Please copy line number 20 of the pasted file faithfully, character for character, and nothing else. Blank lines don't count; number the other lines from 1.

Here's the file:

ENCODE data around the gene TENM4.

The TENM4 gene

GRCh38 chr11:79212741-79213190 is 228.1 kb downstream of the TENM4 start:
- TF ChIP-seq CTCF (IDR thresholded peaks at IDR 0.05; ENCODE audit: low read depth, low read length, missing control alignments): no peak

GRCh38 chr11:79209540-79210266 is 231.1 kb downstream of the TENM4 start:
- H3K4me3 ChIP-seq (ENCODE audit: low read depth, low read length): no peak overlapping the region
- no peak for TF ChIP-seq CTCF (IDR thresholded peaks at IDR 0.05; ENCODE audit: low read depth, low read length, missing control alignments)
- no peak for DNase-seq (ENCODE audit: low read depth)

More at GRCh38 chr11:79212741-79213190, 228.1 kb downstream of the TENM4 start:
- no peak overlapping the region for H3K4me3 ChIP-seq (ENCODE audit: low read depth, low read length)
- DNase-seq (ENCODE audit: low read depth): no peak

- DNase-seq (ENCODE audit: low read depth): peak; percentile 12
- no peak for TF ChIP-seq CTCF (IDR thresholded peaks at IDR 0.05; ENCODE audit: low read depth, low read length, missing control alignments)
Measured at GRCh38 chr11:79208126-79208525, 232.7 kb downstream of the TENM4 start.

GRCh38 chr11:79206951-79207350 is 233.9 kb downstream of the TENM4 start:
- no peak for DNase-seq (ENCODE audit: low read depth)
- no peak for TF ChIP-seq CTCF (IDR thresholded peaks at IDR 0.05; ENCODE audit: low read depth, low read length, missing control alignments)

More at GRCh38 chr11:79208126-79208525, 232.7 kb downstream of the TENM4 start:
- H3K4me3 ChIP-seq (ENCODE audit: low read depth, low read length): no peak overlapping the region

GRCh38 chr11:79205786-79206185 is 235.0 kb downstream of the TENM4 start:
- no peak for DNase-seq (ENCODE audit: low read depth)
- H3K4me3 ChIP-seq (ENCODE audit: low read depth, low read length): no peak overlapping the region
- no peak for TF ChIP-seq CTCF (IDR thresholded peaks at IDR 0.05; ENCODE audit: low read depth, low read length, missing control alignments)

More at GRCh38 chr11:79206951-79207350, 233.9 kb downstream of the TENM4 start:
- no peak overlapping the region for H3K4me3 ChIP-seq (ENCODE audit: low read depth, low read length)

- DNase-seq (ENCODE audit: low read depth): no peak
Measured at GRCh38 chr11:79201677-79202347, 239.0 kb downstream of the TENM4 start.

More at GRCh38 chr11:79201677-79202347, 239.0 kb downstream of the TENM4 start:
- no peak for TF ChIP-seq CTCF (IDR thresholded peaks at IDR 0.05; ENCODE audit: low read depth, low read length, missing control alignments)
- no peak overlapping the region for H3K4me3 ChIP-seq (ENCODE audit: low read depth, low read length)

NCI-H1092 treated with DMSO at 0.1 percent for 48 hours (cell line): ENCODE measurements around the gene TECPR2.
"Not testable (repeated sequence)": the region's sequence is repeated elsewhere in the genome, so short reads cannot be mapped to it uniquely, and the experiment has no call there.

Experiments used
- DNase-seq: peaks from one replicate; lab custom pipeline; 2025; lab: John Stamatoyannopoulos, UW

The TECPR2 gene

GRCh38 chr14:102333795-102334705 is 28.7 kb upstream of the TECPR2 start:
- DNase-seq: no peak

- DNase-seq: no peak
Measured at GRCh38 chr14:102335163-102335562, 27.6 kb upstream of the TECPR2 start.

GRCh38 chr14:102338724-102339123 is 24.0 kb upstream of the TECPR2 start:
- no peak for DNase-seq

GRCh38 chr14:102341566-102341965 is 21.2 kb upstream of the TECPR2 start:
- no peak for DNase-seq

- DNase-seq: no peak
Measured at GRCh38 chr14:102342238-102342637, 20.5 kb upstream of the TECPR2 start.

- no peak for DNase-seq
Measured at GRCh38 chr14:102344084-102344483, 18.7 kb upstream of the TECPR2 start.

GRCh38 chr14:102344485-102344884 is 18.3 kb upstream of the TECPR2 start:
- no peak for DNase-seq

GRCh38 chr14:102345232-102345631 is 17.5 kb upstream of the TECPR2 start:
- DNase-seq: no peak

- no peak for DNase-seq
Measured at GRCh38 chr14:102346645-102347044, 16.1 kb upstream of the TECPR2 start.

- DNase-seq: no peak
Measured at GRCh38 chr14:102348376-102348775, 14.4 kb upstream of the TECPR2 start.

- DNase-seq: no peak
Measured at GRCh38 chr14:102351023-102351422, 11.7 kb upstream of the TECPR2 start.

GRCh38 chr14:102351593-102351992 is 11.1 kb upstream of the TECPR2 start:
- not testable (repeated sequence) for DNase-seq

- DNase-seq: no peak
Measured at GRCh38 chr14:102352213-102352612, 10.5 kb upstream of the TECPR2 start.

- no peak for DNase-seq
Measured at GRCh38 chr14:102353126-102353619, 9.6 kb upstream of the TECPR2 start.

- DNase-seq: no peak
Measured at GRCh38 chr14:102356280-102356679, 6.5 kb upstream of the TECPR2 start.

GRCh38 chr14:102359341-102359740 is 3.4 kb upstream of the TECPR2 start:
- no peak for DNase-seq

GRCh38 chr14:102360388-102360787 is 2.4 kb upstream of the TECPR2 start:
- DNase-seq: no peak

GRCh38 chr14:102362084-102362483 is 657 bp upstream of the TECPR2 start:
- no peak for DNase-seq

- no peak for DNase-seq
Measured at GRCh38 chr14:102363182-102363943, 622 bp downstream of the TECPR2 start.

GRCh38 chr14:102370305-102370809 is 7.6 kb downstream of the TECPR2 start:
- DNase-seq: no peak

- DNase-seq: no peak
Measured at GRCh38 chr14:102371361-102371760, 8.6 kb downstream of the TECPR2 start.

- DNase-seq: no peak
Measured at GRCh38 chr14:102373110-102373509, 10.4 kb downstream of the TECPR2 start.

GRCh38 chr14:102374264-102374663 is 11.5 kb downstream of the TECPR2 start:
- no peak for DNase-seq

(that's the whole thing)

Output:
GRCh38 chr11:79205786-79206185 is 235.0 kb downstream of the TENM4 start: